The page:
Waterford is one of the Communities in Norfolk County, Ontario and had a population of 3,132 at the time of the 2016 Census. Waterford's earliest known inhabitants, from around the year 1000 until approximately 300-350 years later, were the Algonquin nation. They were noted flint-workers and evidence of their skill in crafting arrowheads is still to be found in open worked field areas surrounding the village. The next wave of inhabitants were the Attawandaron nation, the Neutrals, who occupied the region from about 1350 until their absorption by the Iroquois 300 years later. The last significant native nation to occupy the area was the Mississaugas.
Antiques from different historical eras can be purchased from downtown antique stores. Norfolk FS (formerly known as the Norfolk Co-Operative) also holds a major base of operations here, which provides chemicals and most agriculture-related goods in addition to animal feed for local farmers. The Townsend Farmers' Mutual Fire Insurance Company has its headquarters in Waterford where it was started by farmers in 1879. As a mutual insurance company, every one of its customers is also a member and owner. 
Founded in 1794, this community was first established as a saw and grist mill community. Paul Averill would operate the first successful grist mill venture during the start of the 19th century. The earlier names of the settlement included: Sayles' Mills, Sovereign's Mills and Lodersvile, before finally becoming Waterford in 1826 when they opened their first post office. Waterford became the northernmost marketplace in Norfolk County; complementing Simcoe as its centre marketplace. The village would become incorporated in 1878 when its population reached 1100 people.
Settlement of this area, with rich soil and large forests, within Townsend Township, started in 1794, and by 1782 Paul Averill was operating saw and grist-mills on Nanticoke Creek. By 1851, Waterford contained the Township Hall and many industries, including a large agricultural implements factory built by James Green. The railway arrived in 1871 and helped increase growth (to 1100) by the time the village was incorporated in 1871. Historic plaques in the community provide further details.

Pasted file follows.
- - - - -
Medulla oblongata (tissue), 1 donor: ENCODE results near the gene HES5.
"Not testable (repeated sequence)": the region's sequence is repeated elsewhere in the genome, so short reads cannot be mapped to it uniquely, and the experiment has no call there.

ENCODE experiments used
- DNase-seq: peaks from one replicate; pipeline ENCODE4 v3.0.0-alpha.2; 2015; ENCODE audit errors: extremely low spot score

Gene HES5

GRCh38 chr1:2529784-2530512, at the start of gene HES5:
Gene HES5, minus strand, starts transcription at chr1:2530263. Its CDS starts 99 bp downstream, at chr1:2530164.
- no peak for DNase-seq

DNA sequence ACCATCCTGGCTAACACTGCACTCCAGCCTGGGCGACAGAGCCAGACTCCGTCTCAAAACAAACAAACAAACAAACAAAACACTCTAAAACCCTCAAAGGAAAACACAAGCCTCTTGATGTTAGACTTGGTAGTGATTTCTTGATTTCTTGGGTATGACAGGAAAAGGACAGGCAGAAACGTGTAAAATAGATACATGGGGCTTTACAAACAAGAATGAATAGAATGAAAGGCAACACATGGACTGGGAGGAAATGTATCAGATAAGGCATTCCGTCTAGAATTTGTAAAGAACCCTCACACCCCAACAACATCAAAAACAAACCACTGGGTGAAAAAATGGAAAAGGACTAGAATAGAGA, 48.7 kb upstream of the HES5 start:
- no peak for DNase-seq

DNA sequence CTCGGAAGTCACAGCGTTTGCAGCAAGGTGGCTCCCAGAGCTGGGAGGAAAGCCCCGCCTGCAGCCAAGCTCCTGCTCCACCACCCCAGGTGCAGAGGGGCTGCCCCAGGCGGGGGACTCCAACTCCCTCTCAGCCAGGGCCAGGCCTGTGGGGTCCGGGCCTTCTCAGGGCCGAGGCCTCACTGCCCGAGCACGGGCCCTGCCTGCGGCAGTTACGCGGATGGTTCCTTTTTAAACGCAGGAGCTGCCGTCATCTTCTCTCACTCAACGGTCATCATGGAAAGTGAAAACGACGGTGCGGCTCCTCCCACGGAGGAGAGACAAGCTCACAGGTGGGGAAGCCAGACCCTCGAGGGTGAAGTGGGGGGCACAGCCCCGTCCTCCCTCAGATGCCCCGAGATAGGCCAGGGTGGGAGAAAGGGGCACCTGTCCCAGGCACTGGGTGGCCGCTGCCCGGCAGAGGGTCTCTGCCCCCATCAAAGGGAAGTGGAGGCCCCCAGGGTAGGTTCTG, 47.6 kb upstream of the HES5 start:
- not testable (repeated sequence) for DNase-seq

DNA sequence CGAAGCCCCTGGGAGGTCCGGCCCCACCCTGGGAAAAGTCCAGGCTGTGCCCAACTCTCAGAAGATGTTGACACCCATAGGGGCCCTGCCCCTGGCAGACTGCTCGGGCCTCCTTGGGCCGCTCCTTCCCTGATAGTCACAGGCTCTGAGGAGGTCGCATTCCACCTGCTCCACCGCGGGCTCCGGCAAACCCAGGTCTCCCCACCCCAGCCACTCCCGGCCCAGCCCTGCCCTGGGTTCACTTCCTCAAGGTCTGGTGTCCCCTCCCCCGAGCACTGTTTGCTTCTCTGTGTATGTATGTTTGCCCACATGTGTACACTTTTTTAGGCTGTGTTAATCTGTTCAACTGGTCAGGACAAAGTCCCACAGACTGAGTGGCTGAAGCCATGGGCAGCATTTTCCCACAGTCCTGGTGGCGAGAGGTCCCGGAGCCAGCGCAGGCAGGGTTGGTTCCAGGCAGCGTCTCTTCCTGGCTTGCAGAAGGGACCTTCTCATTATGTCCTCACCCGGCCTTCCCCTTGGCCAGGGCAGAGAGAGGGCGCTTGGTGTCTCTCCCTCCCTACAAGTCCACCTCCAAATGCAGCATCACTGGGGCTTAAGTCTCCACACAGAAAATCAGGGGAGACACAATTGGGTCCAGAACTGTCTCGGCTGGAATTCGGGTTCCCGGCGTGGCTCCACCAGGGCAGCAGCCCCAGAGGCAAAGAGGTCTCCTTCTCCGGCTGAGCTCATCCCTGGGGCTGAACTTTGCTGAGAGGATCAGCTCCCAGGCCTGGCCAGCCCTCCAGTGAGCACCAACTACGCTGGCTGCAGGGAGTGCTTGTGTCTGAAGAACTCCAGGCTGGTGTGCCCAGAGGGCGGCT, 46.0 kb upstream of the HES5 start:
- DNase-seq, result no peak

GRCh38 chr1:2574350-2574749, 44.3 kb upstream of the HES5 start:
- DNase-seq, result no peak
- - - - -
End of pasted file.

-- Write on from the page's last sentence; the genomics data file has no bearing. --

The local high school is called Waterford District High School and its teams are collectively called the Wolves. Founded in 1892, its sports teams were once collectively called the Redmen. The high school started out with only 58 students. A high school rugby program was initiated in 1991 by teacher David Zeldon and is considered to be one of the most dominant teams in the NSSAA boys' rugby league.
This community sits on the old Canada Southern Railroad, preceding various other rail company takeovers, the latest of which was by CN/CP. The now idle line passes through Ontario between Buffalo, New York and Detroit, Michigan. An electric railway, Canadian Pacific's Lake Erie and Northern Railway, once operated in Waterford; the official fare from Galt to Waterford was a mere C$1.05 ($11.48 in the day's gold-money) while taking it to nearby Simcoe cost C$1.25 plus taxes ( C$43.25 in today's gold-money equivalent at US$1250 per ounce and C$1.33 to US$1 exchange rate). The Lake Erie and Northern Railway had discontinued passenger service in April, 1955. 1961 saw the overhead wire de-energised and trains run using CP diesel-electric locomotives. The Lake Erie and Northern's line between Brantford and Waterford was abandoned in 1965. CP trains then ran between Brantford and Waterford on the Toronto Hamilton and Buffalo Railway, crossing over the Canada Southern via crossovers onto a connecting track to rejoin the LE&N just south of the steel bridge over the CASO. The TH&B also ran passenger train service between Hamilton and Waterford, that service being discontinued in 1954.
The area surrounding the town is primarily agricultural land, with tomatoes, tobacco and corn among the chief crops. Area farmers generally suffered from the decline of the tobacco industry, but natural health and organic crops are being explored, such as ginseng, as well as lavender and wine grapes. Many non-essential services and businesses would traditionally close their operations one hour earlier on Wednesday afternoons in order to allow workers to have time with their families; this tradition would cease during the 1970s as extra demand for services and economic recessions would force most business owners to adopt a seven-day work week.
During the middle of October, locals celebrate Pumpkinfest. A huge "pumpkin pyramid" of 1500 carved pumpkins is an annual tradition for this fall festival. A car show and a soap box derby are some of the other attractions at Pumpkinfest. Many stores, restaurants, banks and the LCBO dealership observe this festival as a boost to the local economy.
Waterford traditionally belongs to the humid continental climate zone, even with the recent epidemic of mild winters and extremely warm and dry summers. As in all communities, towns and cities throughout the world, global warming due to human industrial activity has drastically altered the climate of Waterford over the decades.